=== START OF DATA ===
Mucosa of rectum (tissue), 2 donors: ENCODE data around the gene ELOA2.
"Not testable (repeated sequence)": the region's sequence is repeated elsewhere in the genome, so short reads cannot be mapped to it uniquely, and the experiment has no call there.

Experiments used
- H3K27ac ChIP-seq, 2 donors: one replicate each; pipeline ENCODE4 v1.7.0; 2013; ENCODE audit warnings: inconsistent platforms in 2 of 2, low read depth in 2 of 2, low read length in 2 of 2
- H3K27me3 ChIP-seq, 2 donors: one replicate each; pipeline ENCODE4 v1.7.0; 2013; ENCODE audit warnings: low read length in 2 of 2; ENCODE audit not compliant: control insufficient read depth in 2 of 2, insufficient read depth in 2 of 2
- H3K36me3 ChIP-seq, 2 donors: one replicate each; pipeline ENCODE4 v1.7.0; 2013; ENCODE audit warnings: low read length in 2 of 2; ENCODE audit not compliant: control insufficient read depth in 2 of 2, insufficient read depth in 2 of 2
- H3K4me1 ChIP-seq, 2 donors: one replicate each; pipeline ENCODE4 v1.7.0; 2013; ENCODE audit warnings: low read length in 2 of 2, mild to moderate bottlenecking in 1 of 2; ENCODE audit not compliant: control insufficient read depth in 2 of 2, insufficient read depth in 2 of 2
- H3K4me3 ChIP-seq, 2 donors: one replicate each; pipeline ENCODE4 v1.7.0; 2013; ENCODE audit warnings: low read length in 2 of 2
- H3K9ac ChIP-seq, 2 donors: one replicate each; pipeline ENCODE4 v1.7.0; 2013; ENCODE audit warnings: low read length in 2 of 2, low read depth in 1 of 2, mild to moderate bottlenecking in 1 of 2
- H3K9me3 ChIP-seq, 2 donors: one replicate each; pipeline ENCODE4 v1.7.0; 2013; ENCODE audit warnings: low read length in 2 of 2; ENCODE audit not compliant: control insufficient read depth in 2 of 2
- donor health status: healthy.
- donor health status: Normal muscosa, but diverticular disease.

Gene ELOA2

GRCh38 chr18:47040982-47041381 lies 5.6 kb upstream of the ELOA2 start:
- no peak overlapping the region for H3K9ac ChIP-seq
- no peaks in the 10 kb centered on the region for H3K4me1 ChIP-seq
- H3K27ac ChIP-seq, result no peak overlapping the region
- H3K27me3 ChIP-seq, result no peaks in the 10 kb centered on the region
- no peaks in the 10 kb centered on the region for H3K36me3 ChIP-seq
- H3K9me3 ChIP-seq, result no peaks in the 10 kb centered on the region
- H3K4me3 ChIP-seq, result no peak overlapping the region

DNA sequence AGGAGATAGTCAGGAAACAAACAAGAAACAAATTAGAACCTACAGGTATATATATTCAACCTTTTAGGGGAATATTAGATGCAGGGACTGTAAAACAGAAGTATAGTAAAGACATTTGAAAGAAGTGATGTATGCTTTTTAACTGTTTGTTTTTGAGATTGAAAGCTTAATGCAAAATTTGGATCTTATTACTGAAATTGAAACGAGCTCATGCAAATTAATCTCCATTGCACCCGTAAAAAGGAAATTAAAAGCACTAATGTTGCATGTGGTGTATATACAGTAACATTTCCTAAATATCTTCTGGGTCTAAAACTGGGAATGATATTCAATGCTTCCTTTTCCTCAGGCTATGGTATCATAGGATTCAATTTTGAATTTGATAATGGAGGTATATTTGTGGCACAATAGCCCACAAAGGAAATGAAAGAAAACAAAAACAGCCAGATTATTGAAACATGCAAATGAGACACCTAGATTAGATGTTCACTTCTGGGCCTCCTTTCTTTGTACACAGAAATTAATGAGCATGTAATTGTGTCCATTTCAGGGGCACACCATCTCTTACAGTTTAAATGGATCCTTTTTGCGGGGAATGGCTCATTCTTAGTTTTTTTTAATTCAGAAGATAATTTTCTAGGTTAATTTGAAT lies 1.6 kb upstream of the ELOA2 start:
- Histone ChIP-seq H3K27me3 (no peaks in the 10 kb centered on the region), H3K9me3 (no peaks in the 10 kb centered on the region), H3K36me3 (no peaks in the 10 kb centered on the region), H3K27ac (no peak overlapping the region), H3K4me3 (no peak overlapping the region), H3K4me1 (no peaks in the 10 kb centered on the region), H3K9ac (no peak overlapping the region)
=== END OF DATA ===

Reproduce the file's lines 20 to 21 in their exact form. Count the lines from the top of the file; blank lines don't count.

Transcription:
- H3K9me3 ChIP-seq, result no peaks in the 10 kb centered on the region
- H3K4me3 ChIP-seq, result no peak overlapping the region